“One of two things happens, it’ll get shot down on the Town Hall floor, or their going to divvy is up and push it on an override,” he said. “My opinion is, if it comes to an override I’’d rather see us hold firm.”
Vice Chair Christopher Scriven said he came to discuss and vote on assessments as it stated in the agenda, to have the extra consideration of language and STEM/robotics program costs at that point made him pause and need time to consider it.
“I don’t know if I’m really ready to consider this,” Scriven said.
Chair Howard said a budget had to be voted that night.
“I’ve presented a budget with those two options in February, and they’ve been there,” Szymaniak said. “It’s something the committee doesn’t have to approve.”
He said district counsel Andrew Waugh recommended the budget not be increased after March 15.
Small, while supporting the students supported the original level-service budget minus the lanquages and STEM/robotics because the towns’ fiscal positions are so tenuous.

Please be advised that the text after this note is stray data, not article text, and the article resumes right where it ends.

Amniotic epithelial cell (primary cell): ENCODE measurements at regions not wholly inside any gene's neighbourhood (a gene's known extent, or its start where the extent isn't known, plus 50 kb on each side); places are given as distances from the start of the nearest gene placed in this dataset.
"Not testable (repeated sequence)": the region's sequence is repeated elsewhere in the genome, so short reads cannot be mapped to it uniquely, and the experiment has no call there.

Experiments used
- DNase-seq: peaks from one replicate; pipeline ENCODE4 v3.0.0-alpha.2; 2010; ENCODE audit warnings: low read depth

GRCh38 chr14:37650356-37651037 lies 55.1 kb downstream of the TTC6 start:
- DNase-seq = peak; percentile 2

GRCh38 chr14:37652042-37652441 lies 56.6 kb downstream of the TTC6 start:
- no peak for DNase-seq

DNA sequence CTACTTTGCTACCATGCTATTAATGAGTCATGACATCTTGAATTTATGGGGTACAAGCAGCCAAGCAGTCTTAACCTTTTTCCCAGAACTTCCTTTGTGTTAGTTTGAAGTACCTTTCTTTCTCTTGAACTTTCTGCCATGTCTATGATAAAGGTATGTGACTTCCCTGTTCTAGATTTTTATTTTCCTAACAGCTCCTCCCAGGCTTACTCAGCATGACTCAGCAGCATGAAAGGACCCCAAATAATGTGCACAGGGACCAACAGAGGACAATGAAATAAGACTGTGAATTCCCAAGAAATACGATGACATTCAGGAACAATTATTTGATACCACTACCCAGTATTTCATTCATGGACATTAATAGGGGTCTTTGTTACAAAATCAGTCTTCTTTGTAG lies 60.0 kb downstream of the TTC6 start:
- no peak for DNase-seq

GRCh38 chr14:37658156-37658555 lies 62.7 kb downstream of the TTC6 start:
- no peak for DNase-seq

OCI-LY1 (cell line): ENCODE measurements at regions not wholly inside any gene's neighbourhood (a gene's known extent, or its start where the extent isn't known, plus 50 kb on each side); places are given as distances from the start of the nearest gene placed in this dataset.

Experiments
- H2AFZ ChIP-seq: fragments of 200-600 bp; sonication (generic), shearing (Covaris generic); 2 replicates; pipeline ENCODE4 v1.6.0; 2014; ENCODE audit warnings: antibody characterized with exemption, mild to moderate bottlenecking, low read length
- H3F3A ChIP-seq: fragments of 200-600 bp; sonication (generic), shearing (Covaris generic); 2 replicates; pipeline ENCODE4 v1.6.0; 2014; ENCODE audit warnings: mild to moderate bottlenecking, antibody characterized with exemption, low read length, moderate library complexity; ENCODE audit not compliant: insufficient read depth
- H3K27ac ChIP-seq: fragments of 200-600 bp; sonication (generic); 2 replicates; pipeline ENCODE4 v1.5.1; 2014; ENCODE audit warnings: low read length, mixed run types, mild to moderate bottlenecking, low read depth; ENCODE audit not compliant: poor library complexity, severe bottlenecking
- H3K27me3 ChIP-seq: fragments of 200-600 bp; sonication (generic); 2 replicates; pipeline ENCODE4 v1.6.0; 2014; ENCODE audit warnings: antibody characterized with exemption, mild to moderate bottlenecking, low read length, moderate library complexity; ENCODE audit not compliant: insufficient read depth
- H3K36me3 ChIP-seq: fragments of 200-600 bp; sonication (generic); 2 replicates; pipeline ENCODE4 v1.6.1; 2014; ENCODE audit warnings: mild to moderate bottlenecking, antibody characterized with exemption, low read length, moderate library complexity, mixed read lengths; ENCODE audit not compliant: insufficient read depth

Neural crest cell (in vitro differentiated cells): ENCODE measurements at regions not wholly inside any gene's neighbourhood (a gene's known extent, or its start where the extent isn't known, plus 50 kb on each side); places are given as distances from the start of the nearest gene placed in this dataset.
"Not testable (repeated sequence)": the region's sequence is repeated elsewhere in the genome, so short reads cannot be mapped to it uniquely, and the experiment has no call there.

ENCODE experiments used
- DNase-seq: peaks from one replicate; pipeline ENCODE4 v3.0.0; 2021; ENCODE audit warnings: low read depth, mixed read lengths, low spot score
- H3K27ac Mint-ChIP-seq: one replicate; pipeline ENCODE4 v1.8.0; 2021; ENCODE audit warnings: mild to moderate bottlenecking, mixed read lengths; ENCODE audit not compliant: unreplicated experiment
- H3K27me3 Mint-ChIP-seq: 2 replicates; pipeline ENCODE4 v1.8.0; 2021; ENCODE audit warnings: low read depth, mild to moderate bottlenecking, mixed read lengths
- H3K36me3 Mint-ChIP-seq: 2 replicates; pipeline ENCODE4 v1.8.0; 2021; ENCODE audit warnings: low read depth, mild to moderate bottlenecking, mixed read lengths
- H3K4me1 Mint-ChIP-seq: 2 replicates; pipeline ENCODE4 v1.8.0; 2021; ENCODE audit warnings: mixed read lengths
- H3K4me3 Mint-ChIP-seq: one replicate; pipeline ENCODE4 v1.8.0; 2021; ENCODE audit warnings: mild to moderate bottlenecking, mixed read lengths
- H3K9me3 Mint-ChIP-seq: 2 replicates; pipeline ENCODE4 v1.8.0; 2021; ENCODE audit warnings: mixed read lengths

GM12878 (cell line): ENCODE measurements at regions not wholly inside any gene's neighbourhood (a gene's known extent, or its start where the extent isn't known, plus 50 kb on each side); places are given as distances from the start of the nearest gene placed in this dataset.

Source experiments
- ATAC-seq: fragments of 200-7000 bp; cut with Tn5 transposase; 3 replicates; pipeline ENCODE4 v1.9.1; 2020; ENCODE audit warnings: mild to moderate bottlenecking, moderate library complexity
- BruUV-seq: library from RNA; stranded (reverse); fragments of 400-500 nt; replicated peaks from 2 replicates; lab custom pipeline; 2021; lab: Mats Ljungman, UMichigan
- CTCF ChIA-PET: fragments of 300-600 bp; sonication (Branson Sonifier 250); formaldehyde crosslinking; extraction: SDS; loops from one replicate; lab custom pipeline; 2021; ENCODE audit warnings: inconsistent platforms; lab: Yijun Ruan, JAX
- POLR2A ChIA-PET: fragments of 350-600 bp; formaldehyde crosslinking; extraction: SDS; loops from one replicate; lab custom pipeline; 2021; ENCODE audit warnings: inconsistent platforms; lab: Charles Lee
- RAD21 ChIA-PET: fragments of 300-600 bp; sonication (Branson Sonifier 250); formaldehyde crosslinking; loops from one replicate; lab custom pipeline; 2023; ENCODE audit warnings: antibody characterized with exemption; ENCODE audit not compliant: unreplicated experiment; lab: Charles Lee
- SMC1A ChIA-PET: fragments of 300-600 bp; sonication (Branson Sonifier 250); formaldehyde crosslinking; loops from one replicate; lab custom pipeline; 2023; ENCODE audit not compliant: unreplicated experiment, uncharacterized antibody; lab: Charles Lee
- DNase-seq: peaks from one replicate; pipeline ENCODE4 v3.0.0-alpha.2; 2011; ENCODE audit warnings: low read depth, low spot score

Member Beth Stafford stressed that, while the towns are facing financial challenges, the committee and school district are not asking the towns to foot the bill for the data breach they had last summer.
“This is level-service,” she said. “Level service is not always the greatest thing, folks [it] means you don’t go anywhere further.”
She also noted the familiar territory of the strain between town and school committee roles.
“This is the conversation that always comes up,” Stafford said. “And the conversation is, ‘What’s our job here on the School Committee?’ Yes, we represent the towns, but our main focus is the students and what we have to do.”
Member Dawn Byers noted the budget doesn’t address start times or strengthening the school-community connection, but while they could do better, she said the budget reflects the real cost of the district’s needs for education. She also argued that an increase of 3.41 percent is below what both towns have certified with the DOR as their annual municipal revenue growth factor – 4 percent for Whitman and 3.9 percent for Hanson this year.